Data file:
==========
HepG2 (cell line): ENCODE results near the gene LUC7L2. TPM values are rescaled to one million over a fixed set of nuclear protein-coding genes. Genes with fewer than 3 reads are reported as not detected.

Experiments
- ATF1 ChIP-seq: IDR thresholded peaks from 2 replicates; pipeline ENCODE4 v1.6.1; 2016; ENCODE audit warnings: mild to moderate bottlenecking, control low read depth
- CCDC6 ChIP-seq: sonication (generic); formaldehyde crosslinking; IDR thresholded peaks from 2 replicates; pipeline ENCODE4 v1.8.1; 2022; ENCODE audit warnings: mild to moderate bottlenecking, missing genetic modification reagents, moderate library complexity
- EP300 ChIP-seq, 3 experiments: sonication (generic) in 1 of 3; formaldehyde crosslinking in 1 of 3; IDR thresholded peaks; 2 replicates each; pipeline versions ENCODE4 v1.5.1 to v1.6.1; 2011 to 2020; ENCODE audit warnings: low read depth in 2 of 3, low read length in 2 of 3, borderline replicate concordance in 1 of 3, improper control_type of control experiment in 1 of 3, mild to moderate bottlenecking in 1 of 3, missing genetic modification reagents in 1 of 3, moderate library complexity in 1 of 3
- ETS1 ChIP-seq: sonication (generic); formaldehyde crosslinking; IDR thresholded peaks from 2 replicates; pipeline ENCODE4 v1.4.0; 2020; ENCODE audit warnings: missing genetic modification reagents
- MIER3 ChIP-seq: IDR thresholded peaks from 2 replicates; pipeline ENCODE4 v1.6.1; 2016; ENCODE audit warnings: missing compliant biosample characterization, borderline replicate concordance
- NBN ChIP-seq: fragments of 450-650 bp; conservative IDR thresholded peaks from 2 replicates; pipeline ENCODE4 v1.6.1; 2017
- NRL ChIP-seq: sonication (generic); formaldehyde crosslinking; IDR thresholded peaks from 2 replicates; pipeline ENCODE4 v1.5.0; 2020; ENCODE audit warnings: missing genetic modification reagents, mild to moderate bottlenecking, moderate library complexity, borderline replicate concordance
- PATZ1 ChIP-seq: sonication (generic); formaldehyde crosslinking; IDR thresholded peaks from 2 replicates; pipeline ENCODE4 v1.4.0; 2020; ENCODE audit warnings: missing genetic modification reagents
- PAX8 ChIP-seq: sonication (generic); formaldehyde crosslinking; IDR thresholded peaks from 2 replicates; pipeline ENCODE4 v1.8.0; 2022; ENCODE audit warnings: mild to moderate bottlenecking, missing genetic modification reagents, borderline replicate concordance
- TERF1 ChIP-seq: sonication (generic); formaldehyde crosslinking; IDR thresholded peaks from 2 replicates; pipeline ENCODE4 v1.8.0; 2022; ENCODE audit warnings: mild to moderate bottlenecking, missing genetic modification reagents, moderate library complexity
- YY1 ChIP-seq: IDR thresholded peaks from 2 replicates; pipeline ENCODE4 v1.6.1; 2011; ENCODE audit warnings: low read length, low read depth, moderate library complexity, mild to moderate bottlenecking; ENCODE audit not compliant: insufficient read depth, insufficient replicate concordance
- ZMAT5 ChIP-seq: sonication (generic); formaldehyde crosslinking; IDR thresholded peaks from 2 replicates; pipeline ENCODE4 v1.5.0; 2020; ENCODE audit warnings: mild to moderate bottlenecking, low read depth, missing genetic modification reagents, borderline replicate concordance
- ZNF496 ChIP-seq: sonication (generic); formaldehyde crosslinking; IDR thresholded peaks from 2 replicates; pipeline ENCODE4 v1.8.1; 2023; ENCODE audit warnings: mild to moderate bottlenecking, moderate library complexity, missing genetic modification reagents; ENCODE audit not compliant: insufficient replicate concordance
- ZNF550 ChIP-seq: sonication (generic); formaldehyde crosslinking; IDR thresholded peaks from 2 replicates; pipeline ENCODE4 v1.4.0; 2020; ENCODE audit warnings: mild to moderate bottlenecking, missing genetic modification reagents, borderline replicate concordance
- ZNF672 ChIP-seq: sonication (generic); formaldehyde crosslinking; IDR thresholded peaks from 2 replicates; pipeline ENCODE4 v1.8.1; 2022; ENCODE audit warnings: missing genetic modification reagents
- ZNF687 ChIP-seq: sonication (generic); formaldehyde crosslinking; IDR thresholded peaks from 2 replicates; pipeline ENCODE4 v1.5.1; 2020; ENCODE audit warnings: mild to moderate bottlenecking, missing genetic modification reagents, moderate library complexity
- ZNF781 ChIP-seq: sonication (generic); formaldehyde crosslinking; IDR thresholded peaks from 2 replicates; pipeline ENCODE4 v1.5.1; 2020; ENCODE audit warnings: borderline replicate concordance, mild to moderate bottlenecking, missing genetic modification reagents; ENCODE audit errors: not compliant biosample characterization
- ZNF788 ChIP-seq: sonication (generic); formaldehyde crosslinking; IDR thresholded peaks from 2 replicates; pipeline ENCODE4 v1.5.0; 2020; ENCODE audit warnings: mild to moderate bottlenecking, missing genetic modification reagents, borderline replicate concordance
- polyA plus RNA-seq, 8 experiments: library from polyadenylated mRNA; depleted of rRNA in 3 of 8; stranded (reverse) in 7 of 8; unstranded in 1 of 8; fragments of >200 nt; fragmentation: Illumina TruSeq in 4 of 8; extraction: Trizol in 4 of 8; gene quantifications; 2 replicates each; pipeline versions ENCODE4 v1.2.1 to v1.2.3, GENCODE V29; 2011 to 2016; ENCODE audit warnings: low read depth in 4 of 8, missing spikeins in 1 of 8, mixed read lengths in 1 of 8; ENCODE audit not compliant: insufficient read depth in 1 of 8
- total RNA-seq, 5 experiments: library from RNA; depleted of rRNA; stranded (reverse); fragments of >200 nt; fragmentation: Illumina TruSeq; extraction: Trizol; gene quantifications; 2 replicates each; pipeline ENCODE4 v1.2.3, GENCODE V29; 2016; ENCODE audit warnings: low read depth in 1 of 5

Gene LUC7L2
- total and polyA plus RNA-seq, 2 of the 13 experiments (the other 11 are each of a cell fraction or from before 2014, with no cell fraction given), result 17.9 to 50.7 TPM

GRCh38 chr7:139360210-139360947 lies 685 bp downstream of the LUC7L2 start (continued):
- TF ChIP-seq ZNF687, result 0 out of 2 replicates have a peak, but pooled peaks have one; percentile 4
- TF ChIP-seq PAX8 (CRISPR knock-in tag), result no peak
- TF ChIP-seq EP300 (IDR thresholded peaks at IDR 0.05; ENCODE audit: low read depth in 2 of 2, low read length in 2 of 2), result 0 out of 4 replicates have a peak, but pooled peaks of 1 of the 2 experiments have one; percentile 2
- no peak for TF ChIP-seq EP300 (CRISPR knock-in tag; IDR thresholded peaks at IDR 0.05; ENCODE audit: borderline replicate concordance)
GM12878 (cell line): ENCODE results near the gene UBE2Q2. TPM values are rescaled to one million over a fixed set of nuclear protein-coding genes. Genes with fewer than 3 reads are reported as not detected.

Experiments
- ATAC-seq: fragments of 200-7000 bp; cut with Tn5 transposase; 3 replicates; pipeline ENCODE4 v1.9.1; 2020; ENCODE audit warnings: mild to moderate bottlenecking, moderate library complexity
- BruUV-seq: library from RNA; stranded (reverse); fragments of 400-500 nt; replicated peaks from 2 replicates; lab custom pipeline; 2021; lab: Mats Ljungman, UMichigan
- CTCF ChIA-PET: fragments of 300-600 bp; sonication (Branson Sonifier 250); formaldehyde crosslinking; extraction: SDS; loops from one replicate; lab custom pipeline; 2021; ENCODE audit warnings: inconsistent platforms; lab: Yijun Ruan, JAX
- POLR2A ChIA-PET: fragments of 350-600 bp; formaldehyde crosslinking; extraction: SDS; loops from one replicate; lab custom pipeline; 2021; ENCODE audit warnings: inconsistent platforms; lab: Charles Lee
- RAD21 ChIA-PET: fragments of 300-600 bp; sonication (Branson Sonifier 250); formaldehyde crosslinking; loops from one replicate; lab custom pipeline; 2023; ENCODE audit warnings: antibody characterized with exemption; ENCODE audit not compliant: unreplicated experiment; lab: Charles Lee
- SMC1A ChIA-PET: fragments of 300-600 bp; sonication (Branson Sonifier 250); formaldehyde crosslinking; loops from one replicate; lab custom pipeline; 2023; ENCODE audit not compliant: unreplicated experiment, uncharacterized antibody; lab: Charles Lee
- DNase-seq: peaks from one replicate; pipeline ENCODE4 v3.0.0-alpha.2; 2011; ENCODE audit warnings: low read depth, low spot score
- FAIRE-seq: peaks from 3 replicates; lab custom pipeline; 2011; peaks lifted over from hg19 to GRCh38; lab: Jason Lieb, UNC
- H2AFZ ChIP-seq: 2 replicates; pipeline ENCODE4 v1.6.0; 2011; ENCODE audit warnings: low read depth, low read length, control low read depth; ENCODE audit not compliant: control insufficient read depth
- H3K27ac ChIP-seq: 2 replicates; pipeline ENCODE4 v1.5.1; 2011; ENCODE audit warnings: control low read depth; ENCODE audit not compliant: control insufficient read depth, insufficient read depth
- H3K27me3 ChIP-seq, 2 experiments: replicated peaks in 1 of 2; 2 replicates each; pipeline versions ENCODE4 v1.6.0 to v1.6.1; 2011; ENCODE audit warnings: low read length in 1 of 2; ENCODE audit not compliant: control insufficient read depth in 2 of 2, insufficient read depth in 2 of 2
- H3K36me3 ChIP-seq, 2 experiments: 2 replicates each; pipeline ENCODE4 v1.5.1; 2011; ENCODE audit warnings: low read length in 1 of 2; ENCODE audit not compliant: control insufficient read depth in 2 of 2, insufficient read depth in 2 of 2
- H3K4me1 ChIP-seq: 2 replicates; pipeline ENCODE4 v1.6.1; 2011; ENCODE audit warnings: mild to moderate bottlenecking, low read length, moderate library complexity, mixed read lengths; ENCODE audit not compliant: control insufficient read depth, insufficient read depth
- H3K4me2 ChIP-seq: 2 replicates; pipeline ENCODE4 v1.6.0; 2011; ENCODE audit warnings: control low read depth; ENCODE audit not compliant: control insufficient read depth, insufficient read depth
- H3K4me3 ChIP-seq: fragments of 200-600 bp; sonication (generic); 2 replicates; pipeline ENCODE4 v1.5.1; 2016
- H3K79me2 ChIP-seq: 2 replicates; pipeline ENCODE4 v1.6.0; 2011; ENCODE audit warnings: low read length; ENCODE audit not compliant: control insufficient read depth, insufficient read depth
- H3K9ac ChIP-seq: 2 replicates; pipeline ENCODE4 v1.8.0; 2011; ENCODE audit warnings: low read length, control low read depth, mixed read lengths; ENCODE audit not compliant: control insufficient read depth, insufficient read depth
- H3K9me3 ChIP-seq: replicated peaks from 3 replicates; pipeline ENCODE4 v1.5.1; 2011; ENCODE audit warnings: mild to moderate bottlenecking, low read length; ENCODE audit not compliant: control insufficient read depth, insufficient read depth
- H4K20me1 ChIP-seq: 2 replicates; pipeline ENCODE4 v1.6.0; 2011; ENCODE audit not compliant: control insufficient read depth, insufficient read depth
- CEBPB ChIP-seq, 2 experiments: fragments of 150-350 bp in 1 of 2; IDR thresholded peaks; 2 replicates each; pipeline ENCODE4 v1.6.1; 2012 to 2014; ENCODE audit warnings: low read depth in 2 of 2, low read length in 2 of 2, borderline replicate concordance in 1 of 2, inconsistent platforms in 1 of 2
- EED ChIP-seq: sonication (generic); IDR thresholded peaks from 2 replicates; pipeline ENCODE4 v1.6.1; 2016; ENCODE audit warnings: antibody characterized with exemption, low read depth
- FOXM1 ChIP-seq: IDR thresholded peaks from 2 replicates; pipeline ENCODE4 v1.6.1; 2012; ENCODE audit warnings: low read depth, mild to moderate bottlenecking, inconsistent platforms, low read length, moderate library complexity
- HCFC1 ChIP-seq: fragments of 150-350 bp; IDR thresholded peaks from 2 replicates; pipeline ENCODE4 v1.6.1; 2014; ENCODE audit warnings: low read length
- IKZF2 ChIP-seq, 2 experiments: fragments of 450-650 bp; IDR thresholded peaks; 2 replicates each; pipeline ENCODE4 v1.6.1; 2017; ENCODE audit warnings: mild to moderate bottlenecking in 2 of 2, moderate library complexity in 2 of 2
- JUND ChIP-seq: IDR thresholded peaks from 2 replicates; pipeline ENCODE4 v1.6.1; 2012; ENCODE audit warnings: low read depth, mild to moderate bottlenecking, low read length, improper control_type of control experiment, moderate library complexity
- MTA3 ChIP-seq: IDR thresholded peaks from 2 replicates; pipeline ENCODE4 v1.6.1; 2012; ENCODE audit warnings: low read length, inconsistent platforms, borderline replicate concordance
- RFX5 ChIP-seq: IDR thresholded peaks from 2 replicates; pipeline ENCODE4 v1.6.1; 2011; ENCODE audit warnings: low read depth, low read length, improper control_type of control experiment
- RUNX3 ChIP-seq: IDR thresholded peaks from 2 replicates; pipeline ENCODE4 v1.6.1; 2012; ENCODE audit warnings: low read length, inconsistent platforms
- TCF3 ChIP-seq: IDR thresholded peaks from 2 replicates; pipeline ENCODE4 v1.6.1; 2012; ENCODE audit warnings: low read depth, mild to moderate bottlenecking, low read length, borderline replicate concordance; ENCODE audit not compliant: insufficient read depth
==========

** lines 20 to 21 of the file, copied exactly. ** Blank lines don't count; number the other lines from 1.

- ZNF788 ChIP-seq: sonication (generic); formaldehyde crosslinking; IDR thresholded peaks from 2 replicates; pipeline ENCODE4 v1.5.0; 2020; ENCODE audit warnings: mild to moderate bottlenecking, missing genetic modification reagents, borderline replicate concordance
- polyA plus RNA-seq, 8 experiments: library from polyadenylated mRNA; depleted of rRNA in 3 of 8; stranded (reverse) in 7 of 8; unstranded in 1 of 8; fragments of >200 nt; fragmentation: Illumina TruSeq in 4 of 8; extraction: Trizol in 4 of 8; gene quantifications; 2 replicates each; pipeline versions ENCODE4 v1.2.1 to v1.2.3, GENCODE V29; 2011 to 2016; ENCODE audit warnings: low read depth in 4 of 8, missing spikeins in 1 of 8, mixed read lengths in 1 of 8; ENCODE audit not compliant: insufficient read depth in 1 of 8